Ideally, development opportunities should be continuous; this does not need a mammoth budget as you can utilize cross-training methods, so that team members learn from each other, or other employees in your organization. Of course, formalized training programs are also good.

In addition, consider implementing regular “career reviews” with your employees, to gauge their career goals and help them craft individualized development plans that you can help facilitate and monitor with them. Nothing furthers long-term loyalty quite like investing in an employee’s future, and the most significant aspect of this investment is not money but rather your time.

Strategy #5: Foster Safe Social Engagement

The social aspect of working in an office is sorely missing these days, but it can be replicated among distributed teams, with a little effort. Without the easy communication and camaraderie that comes from working closely together, employees can feel isolated, emotionally disconnected from their work, so their productivity suffers.

To combat this, managers must be proactive; there are many ways to approach this:

  • Hold weekly check-ins for the whole team, where the focus is on touching base with everyone to see how they are doing. This should be separate from more formal “goals-oriented” meetings and be rather a more “water cooler” style forum for open discussions and socializing.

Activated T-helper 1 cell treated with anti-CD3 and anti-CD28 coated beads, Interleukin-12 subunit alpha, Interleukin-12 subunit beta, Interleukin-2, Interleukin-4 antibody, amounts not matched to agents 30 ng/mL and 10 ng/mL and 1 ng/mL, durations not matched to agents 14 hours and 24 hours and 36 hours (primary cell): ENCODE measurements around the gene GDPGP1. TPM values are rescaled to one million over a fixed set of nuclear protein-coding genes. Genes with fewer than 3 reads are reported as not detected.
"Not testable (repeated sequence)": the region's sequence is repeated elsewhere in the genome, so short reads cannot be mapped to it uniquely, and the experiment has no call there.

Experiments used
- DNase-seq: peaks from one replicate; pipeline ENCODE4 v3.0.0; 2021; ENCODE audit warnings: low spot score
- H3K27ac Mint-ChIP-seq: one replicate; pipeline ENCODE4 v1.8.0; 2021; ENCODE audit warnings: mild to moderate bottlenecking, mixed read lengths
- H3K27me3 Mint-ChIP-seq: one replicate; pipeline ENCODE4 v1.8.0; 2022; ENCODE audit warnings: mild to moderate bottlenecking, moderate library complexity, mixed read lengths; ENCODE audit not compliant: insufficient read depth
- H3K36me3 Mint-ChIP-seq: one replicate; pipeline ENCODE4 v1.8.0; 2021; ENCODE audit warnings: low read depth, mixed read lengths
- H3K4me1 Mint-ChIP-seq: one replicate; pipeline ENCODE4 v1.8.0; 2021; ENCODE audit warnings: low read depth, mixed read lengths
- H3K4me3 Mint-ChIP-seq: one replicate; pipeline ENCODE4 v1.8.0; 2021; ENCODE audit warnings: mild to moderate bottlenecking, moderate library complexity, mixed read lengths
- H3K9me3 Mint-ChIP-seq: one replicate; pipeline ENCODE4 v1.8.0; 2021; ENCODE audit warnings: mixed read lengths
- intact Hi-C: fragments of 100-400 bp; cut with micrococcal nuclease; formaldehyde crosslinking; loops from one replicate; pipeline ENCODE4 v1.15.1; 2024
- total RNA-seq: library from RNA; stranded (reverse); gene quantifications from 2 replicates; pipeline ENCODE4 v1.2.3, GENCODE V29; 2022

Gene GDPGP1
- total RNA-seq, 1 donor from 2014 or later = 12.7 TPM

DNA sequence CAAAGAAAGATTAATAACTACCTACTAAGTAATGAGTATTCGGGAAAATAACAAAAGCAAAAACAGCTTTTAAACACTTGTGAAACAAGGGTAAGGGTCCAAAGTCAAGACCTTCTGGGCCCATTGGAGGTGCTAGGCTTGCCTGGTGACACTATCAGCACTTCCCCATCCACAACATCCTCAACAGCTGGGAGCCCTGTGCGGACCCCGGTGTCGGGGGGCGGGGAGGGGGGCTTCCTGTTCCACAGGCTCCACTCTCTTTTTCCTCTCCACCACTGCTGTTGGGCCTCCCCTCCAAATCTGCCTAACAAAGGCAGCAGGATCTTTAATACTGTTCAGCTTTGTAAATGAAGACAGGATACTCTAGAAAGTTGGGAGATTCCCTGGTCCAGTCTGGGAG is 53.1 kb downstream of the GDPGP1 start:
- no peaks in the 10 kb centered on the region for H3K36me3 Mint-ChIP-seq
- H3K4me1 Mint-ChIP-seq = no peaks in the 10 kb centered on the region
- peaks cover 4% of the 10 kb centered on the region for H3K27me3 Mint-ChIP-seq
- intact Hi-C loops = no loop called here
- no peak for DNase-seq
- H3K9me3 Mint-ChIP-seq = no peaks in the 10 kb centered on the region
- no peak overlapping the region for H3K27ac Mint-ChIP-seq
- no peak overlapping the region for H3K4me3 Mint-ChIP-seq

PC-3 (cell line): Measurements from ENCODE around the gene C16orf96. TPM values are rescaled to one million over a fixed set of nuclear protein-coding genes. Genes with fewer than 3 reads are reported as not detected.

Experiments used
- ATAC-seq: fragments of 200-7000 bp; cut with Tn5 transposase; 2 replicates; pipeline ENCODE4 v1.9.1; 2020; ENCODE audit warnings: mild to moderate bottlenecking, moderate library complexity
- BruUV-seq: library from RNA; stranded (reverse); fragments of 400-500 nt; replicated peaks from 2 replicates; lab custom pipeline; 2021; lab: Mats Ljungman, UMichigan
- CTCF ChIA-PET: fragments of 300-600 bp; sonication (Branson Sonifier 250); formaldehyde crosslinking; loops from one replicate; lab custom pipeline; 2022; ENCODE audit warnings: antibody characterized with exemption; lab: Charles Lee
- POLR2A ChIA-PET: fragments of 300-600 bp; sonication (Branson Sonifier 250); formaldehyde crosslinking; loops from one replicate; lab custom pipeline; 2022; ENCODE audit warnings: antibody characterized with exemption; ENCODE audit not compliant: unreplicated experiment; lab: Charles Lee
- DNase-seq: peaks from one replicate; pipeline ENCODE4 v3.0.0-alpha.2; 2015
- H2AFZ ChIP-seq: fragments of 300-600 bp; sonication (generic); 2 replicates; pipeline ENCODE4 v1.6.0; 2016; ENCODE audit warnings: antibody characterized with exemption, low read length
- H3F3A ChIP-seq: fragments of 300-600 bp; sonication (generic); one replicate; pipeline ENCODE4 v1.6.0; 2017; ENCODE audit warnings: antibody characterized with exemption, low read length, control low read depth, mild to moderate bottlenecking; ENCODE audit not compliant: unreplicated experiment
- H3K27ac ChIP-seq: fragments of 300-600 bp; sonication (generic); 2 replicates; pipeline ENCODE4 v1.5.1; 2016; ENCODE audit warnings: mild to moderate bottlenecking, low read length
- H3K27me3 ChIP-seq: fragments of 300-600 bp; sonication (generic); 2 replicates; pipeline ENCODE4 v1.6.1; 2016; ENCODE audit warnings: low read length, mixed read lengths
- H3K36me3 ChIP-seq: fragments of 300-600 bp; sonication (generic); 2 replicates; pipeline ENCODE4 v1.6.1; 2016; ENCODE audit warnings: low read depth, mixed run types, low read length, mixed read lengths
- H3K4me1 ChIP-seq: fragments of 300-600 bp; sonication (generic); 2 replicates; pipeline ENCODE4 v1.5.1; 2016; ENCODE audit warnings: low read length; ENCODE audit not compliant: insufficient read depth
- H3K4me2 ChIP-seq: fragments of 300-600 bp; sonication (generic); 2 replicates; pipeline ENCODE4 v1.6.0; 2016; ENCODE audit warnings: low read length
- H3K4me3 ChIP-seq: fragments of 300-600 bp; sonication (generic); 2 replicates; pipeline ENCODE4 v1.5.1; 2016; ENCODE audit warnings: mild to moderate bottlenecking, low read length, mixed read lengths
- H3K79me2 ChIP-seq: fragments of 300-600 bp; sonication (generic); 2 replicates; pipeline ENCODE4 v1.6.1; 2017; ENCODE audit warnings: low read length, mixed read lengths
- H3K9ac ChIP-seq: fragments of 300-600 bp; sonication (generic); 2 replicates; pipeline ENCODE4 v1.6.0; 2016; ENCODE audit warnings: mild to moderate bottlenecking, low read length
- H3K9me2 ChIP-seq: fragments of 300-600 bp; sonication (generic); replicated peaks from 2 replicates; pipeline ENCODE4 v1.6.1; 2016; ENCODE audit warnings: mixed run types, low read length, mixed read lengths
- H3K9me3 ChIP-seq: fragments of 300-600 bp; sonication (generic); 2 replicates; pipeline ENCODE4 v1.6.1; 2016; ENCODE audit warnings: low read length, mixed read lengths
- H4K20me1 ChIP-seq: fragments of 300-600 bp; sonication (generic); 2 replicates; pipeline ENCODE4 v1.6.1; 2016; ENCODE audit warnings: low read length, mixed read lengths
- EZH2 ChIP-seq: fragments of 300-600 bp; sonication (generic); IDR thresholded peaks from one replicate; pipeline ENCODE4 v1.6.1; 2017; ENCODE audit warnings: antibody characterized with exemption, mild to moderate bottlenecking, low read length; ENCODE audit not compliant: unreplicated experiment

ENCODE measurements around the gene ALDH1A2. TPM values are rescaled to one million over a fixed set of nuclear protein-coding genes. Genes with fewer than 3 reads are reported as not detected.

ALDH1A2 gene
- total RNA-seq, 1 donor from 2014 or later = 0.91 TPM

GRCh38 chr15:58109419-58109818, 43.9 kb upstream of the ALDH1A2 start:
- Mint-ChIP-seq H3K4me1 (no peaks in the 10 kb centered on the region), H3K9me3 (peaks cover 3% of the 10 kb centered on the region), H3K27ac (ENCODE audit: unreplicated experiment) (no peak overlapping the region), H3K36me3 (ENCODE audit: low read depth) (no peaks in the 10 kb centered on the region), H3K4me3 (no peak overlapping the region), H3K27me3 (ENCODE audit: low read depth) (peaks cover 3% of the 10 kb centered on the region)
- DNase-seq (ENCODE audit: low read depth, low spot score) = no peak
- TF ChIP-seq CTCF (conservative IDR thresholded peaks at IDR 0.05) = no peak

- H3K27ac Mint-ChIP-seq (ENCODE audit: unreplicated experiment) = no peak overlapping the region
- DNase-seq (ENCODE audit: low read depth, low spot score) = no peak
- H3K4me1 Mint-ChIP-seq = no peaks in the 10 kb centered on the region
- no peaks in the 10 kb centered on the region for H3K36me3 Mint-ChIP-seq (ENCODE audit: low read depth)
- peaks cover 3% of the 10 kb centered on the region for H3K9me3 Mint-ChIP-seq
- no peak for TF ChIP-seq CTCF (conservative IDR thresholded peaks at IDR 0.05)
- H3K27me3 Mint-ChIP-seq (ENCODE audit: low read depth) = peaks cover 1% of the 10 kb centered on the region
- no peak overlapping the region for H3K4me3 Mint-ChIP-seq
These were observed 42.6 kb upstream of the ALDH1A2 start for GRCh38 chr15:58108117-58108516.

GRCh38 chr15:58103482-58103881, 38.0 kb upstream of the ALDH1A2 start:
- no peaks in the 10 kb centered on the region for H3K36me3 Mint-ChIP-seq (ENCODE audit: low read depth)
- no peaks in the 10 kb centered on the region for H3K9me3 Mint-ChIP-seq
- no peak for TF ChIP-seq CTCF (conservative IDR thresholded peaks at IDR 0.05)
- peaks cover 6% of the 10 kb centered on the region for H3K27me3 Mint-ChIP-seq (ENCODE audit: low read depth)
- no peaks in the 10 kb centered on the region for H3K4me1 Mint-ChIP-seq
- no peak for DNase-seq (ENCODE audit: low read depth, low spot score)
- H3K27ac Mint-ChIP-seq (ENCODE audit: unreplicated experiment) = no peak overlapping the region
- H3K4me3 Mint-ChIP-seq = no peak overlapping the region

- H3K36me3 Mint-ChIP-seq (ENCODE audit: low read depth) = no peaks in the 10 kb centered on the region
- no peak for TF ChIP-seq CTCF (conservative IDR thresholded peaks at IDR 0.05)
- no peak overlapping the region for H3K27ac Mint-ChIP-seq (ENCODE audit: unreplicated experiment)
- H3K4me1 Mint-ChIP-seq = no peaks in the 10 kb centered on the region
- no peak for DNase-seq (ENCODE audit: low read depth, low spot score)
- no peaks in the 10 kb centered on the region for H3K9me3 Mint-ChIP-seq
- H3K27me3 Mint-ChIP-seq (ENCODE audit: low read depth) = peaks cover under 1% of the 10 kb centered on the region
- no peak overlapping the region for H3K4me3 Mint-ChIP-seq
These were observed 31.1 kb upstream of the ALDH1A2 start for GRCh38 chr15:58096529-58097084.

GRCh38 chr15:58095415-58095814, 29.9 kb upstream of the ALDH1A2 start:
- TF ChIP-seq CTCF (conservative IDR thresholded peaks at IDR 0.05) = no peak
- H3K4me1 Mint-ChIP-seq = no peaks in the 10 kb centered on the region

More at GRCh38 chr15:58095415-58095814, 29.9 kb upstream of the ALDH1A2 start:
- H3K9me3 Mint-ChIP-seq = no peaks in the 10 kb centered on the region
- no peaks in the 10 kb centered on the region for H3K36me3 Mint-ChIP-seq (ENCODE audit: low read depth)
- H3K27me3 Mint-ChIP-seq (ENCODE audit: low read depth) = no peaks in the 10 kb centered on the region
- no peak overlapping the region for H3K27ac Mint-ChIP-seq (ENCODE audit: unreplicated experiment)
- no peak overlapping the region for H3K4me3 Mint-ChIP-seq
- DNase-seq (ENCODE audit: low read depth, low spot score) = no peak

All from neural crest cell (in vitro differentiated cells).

• Encourage feedback, on any work-related issue.
  • Hold virtual team competitions (these do not need to be work-related).
  • Establish an online community board or forum for employees to engage with each other, separate from their Slack, Teams or other collaboration tools.
  • Encourage safe social activities.
  • Start a mentorship program, to foster more one-on-one relationships. This can help both the mentor and mentee.

Engagement Matters: Don’t Overlook It

Employee engagement matters; without it, productivity suffers, turnover increases, innovation suffocates, quality of work falls, customers become dissatisfied, and business outcomes deteriorate. Companies with better employee engagement see a 21% increase in profitability. So make no mistake: this is an important area to focus on, especially in the new WFH paradigm. Make sure you’re focusing on your employees’ engagement, utilize the strategies discussed above, and talk to DataArt if you want our experience in this area and how we can help you.